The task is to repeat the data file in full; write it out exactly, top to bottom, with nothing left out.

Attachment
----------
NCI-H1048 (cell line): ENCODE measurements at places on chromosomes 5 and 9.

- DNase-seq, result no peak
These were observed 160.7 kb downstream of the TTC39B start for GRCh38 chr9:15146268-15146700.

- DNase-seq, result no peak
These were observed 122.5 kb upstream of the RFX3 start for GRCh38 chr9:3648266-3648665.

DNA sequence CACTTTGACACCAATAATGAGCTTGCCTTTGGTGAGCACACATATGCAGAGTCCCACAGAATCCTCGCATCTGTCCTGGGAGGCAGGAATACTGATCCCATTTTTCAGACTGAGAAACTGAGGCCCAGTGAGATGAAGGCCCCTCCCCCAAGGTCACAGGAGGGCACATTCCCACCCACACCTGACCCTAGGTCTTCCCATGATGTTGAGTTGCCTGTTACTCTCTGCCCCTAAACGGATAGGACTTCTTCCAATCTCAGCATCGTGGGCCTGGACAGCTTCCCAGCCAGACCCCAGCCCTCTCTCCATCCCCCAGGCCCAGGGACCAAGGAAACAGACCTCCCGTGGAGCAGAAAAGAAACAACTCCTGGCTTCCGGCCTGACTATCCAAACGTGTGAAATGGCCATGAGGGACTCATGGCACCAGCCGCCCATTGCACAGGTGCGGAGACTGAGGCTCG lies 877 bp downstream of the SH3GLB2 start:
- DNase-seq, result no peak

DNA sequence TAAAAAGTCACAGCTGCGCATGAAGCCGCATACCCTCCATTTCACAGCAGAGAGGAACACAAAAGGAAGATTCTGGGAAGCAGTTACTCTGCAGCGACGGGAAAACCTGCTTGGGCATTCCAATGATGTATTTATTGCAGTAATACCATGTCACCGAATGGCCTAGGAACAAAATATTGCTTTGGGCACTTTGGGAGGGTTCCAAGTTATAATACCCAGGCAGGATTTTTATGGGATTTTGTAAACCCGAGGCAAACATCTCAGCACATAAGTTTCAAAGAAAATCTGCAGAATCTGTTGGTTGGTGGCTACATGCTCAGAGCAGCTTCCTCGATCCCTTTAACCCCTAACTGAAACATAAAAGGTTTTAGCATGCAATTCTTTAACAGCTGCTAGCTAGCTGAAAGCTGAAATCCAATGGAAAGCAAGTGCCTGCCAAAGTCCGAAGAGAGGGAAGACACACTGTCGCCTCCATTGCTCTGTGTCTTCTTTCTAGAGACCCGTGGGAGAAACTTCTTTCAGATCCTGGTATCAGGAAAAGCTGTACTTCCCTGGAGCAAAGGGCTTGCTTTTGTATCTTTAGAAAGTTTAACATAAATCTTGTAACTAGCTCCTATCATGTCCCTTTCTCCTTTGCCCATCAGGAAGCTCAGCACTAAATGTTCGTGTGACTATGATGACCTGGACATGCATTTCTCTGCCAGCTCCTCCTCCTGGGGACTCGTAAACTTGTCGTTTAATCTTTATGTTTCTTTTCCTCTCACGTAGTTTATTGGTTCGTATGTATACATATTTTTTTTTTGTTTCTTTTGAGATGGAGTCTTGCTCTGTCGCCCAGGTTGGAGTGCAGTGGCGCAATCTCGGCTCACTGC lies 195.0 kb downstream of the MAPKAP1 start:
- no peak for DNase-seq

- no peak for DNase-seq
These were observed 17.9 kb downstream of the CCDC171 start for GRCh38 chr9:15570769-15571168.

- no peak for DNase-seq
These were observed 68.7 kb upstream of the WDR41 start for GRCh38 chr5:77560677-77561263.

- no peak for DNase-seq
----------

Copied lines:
NCI-H1048 (cell line): ENCODE measurements at places on chromosomes 5 and 9.

- DNase-seq, result no peak
These were observed 160.7 kb downstream of the TTC39B start for GRCh38 chr9:15146268-15146700.

- DNase-seq, result no peak
These were observed 122.5 kb upstream of the RFX3 start for GRCh38 chr9:3648266-3648665.

DNA sequence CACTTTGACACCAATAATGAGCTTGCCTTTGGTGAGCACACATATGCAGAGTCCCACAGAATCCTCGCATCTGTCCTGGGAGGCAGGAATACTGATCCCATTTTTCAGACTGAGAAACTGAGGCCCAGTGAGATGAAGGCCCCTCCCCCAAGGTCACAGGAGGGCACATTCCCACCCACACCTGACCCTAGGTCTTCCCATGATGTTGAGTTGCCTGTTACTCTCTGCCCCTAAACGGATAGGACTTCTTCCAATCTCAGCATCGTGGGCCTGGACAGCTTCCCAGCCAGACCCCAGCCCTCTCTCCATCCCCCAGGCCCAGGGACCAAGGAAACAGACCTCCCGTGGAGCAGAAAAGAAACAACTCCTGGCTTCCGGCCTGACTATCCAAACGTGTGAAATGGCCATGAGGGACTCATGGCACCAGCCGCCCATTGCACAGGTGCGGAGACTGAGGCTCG lies 877 bp downstream of the SH3GLB2 start:
- DNase-seq, result no peak

DNA sequence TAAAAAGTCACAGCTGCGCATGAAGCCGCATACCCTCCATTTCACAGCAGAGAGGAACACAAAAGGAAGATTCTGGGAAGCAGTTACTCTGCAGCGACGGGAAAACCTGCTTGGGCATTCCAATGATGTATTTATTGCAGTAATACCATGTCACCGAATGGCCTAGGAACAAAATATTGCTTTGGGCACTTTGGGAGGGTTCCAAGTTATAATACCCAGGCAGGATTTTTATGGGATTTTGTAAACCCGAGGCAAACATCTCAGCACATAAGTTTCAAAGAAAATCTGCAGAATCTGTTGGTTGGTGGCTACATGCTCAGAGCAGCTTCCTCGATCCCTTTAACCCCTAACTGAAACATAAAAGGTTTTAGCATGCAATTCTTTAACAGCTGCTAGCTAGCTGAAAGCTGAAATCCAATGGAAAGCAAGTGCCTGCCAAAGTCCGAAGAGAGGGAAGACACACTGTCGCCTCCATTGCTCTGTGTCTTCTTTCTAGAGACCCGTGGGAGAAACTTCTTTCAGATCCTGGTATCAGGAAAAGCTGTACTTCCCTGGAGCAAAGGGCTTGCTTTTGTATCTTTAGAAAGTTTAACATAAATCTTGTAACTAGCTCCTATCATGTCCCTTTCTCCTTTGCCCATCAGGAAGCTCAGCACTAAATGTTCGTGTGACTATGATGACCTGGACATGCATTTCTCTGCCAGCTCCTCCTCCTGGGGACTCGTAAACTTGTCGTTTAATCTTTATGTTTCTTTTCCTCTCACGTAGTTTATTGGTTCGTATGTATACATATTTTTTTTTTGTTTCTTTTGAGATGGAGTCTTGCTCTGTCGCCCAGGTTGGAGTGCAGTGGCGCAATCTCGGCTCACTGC lies 195.0 kb downstream of the MAPKAP1 start:
- no peak for DNase-seq

- no peak for DNase-seq
These were observed 17.9 kb downstream of the CCDC171 start for GRCh38 chr9:15570769-15571168.

- no peak for DNase-seq
These were observed 68.7 kb upstream of the WDR41 start for GRCh38 chr5:77560677-77561263.

- no peak for DNase-seq